Without the application of this principle, general purpose grants for 2003-04 for seven councils, together with the Docklands Authority, would have been below the $15.90 per capita level. The minimum grant principle has resulted in the general purpose grants to these councils being increased to that level.

Capping

The Victoria Grants Commission is conscious that large movements in general purpose grants can have a significant impact on a council's financial position. In recent years, both increases and decreases in grant outcomes have been capped to provide some stability in grant outcomes. The same capping parameters that applied to the 2002-03 allocations have been used for the 2003-04 allocations. However, the number of councils receiving a capped outcome has declined from 17 to eight.

For 2003-04, increases in general purpose grants were capped at 30 per cent, relative to the estimated entitlement for 2002-03. This affected two councils. Decreases were limited to 6 per cent, affecting six councils. For those councils, the estimated entitlement, while lower than for 2002-03, is greater than it would have been had decreases not been limited.

Estimated entitlements 2003-04

The 2003-04 general purpose grant outcomes for most councils were more stable for most councils compared with the previous year and fewer councils were subject to caps on their overall grant movements. However, several factors influenced outcomes for individual councils:

  • the use of 2001 Census data in deriving major cost drivers and cost adjustors - significant variation was evident between the June2001 population estimates for councils (extrapolated from the 1996 census) which formed the basis of the 2002-03 allocations and the June 2002 population estimates (derived from the 2001 Census) which formed the basis of the 2003-04 allocations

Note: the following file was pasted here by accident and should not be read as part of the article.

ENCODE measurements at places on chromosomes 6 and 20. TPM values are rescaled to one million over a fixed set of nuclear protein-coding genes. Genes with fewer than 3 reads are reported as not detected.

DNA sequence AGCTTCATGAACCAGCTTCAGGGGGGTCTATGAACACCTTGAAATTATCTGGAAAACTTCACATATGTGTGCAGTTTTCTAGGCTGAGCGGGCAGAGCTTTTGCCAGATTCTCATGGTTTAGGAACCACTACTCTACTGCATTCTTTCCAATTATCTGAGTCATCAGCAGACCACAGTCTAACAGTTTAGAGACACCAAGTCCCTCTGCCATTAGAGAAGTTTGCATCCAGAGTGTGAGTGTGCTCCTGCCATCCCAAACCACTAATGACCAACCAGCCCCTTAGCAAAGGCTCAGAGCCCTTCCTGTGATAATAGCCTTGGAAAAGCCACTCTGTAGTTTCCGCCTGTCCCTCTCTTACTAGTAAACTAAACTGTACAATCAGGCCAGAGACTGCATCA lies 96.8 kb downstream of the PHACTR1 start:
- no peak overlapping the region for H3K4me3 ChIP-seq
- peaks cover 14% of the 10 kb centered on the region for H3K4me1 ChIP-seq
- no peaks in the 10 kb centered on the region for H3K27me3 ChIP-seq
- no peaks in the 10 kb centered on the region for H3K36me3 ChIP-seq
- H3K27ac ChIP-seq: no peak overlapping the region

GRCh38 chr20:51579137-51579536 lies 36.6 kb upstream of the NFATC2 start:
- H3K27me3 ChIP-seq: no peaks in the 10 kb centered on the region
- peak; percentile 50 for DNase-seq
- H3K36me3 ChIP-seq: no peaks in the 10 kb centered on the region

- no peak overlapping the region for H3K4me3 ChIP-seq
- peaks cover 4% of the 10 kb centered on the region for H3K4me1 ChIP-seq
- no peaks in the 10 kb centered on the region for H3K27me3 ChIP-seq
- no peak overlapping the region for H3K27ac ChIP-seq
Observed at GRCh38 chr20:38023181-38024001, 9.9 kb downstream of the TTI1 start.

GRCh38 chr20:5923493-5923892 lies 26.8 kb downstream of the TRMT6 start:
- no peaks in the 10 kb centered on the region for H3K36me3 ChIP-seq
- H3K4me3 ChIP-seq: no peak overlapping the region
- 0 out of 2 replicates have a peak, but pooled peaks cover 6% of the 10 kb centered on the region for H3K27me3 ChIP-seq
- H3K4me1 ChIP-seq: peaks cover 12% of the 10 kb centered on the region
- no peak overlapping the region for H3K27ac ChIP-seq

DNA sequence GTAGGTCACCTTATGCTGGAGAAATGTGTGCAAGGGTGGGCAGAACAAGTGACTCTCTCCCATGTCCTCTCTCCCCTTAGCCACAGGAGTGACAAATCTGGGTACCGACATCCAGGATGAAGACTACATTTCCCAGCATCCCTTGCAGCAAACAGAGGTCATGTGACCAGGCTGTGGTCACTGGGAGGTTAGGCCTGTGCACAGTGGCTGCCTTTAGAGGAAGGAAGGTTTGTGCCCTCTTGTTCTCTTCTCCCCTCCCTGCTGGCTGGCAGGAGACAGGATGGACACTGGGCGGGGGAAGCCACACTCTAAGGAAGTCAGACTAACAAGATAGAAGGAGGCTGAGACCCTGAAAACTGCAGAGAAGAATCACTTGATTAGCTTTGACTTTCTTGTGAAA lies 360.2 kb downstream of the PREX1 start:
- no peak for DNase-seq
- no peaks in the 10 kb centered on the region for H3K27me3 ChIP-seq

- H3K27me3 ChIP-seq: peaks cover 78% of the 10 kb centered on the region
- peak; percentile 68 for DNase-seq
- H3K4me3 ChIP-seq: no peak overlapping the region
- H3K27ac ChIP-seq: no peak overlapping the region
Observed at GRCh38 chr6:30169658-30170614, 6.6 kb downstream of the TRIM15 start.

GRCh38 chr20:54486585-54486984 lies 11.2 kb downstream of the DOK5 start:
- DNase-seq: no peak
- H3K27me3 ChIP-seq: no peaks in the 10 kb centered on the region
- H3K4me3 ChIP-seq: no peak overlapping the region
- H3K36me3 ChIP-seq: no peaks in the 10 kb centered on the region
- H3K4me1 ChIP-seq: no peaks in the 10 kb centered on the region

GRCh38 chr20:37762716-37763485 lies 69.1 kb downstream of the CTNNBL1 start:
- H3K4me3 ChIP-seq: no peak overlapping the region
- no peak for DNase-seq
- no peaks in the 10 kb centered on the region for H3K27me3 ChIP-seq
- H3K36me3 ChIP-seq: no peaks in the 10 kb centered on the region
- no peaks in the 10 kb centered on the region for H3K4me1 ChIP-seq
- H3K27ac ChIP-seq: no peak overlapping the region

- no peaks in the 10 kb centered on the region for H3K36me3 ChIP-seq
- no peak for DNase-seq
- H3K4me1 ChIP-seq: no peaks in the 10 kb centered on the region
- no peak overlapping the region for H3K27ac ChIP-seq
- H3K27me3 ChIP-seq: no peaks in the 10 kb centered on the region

• ongoing strong increases in property valuations across many parts of Victoria - as outlined above, the Commission responded to this issue by capping increases in standardised revenue for individual councils at 7 per cent
  • changes made to the local roads allocation model which also impacted on the allocation of general purpose grants
  • several changes to the application of cost adjustors in assessing relative expenditure needs, which were outlined above.

Table B.2 gives a summary of the changes in estimated general purpose grant entitlements from 2002-03 to 2003-04.

Table B.2 Changes in estimated general purpose grant entitlements from 2002-03 to 2003-04 - Victoria

Change in general purpose grant

No. of councils*

Increase of more than 30% (capped)

2

Increase of 20.0% to 30.0%

1

Increase of 10.0% to 20.0%

10

Increase of up to 10.0%

49

Decrease of up to 6.0%

9

Decrease of 6.0% (capped)

6

Total

77

* Analysis does not include the Docklands Authority or the Benalla and Mansfield Councils, formed during the year from de-amalgamating Delatite Shire Council.

Natural disaster assistance